One of my favorite features of QGIS – Rule based styling.


One of my favorite features of QGIS is the rule based rendering.

QGIS rule based rendering dialog
QGIS rule based rendering dialog

If you’re using MapInfo think of thematics + queries but on steroids. Rule based rendering allows you to you set, well, rules on what gets rendered and how.  The rules are based on a simple SQL style query language that’s built into QGIS.

Take for example the above screen shot.   The screen shot is from a current project I am doing in QGIS to clean up our current stormwater/drainage layer.  The layer is a in a bit of a mess at the moment so I needed a way to visualize what I have cleaned up and what I haven’t, so enter QGIS rule based styling.

For example: A pipe that has an upstream and downstream invert and is part of the trunk (main) network is then considered valid (for this situation anyway), so I created the following rule:

network_type = 'Trunk' AND Description != 'Drainage Imaginary Pipe' AND (US_Invert > 0 AND DS_Invert > 0)

We also have little connecting pipes that I don’t want to include in valid trunk  as they are only used to connect pits to pipes and are just cosmetic, I have excluded them by adding “Description !=’Drainage Imaginary Pipe’” to the above filter.

Next I wanted to show invalid trunk network pipes (ones without an up or downstream invert), so we just invert the last condition and swap the last AND for a OR:

network_type = 'Trunk' AND Description != 'Drainage Imaginary Pipe' AND (NOT US_Invert > 0 OR NOT DS_Invert > 0)

I also need to show but no highlight the non trunk pipes and the connecting pipes, so I made the next two rules and set their styles to a light gray:

NOT network_type = 'Trunk' AND NOT Description = 'Drainage Imaginary Pipe'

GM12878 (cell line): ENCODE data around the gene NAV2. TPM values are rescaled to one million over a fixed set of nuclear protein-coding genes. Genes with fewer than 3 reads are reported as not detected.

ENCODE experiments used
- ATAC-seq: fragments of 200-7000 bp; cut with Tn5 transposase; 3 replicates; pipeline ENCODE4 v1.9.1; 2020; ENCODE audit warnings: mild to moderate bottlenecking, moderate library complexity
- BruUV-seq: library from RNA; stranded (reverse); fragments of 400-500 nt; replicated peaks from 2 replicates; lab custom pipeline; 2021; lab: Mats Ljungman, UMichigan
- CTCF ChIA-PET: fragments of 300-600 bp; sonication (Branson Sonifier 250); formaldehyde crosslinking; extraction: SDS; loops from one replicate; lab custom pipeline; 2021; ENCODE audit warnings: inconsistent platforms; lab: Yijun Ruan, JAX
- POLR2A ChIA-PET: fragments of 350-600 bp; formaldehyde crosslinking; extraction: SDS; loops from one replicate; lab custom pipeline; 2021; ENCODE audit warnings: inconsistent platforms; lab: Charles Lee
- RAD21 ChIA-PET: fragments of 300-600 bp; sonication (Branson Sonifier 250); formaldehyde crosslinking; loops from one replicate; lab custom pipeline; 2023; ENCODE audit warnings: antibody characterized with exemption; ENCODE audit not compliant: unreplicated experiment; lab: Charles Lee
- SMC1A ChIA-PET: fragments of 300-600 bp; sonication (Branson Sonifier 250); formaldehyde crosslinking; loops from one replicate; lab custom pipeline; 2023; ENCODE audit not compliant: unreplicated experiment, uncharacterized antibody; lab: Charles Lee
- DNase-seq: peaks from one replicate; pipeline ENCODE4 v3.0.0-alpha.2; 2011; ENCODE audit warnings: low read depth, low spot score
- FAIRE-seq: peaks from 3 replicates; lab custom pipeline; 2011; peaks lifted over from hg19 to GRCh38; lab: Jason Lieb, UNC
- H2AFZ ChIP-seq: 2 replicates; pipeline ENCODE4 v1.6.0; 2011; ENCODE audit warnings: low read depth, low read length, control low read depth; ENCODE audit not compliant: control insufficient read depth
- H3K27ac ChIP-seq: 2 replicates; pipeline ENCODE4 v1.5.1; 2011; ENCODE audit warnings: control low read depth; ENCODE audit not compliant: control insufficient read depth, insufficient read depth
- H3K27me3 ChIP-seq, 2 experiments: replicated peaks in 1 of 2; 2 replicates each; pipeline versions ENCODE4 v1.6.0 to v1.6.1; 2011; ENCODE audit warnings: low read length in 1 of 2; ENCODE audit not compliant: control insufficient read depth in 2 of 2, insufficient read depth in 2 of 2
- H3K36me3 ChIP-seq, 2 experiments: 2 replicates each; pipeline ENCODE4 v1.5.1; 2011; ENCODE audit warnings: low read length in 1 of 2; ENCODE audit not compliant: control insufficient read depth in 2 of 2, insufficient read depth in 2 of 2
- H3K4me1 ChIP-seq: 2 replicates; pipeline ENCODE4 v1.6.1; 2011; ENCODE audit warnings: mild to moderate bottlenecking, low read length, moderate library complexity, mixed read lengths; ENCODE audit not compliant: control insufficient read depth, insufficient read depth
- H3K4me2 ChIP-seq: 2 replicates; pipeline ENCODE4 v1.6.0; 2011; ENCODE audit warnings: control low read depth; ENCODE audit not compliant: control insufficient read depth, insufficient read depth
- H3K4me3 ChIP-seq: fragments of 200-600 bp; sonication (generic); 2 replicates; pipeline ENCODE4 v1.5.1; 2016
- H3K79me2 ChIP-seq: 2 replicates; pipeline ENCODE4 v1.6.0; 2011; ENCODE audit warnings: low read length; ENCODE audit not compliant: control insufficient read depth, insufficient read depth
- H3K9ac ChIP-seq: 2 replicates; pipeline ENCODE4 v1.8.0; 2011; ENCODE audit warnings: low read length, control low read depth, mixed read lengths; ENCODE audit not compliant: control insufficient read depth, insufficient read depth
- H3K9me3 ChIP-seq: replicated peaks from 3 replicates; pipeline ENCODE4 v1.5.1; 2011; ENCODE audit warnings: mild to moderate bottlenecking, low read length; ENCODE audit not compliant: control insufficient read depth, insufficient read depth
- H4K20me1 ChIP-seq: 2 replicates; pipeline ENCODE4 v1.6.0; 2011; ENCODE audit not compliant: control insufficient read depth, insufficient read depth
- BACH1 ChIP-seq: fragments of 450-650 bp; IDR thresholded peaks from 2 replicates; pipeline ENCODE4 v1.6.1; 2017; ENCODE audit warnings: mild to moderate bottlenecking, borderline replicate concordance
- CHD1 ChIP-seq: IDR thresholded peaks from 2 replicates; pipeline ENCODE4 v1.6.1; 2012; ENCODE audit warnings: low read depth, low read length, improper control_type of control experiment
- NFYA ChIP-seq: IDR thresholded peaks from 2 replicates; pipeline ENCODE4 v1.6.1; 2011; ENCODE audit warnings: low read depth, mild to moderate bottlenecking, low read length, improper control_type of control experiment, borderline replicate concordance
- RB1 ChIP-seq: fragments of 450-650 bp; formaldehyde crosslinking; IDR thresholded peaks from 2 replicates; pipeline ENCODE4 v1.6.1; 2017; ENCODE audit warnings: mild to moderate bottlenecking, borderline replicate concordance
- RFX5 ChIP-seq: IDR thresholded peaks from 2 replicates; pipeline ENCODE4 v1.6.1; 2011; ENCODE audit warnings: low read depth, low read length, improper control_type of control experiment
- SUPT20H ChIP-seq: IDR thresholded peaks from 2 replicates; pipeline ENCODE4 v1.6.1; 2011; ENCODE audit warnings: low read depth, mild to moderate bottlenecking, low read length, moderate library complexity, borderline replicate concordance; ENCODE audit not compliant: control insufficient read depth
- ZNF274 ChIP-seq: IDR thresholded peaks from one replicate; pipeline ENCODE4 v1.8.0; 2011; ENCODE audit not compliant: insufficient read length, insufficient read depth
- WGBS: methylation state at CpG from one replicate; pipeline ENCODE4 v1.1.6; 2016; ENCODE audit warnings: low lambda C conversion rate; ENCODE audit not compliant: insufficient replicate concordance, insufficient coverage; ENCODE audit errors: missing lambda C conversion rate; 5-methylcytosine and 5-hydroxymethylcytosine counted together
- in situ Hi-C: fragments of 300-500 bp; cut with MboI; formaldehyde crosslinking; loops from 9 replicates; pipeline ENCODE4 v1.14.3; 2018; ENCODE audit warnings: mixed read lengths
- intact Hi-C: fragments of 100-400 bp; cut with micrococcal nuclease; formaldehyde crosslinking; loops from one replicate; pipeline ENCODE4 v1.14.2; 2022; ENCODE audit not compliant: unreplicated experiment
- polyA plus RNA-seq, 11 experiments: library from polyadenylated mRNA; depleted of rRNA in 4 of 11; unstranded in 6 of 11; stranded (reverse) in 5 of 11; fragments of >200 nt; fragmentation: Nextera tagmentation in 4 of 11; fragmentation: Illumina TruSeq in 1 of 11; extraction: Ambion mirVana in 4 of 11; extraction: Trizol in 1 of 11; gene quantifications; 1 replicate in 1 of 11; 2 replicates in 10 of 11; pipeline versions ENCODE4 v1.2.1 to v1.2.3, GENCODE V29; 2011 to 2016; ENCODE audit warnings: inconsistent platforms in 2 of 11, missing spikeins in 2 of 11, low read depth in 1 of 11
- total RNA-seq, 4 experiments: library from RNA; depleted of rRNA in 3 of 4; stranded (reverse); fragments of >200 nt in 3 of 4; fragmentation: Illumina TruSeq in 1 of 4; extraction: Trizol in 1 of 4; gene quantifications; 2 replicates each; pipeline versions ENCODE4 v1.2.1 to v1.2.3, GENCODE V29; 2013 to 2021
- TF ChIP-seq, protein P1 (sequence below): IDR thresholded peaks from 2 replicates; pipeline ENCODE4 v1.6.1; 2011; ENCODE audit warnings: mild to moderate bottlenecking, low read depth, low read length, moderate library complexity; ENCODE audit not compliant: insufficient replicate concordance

Description = 'Drainage Imaginary Pipe'

Finally I want to show pipe direction on all pipes but not the connecting pipes, again as they are just cosmetic:

Description != 'Drainage Imaginary Pipe'

You will also note in the screenshot above that I have a max zoom scales set on the last three rules, this is because when I zoom out all that info becomes overwhelming at that scale and distracts from showing the invalid parts of the main trunk line.

So after all that, the results:

Screenshot of rules applied
Map rendered using rules

and if I zoom out pass 5,000:

Screenshot of rules applied, zoomed past 5,000
Map rendered when zoomed out pass 5,000

I think you can see how this rule based rendering could be very powerful, in fact I have about four different rule sets I use with the drainage layer to show different things to different people.

The rules I have shown above are pretty simple, you can go pretty crazy and use them to render OpenStreetMap data: http://www.youtube.com/watch?v=NBBYtH2svw0

The worst part about the rule based rendering is that I have gotten so used to their power that I feel crippled when I go back to MapInfo and try to do styling :)

Happy mapping.

What is your favorite QGIS feature?

Advertisements

MapInfo Pro Feature Requests – Things I would like to see – Better thematics


I have been working on a rather large mapping project over the last couple of months, and that thought I would write a blog post about some features that I would like to see implemented in MapInfo Pro to make map making a little bit easier.  This could get long so I might break in down into different posts.

Let us begin.

Linked thematic map templates:

Thematic maps are great, I use them all the time but unfortunately they are a big pain in the butt when it comes to using and applying them across a large range of maps and workspaces and using them to keep map updated.

I will elaborate a bit on that last point with a scenario.  Lets say you have a table with a series of maintenance points each with one of the following values:

  • Complete
  • Started
  • Failed

Now we can create a thematic map to show these values:

Sweet, now we can use the Save As… template option so we can save it as something like “Maintenance – Status – Standard”, we do this so that we can apply it to other maps later on.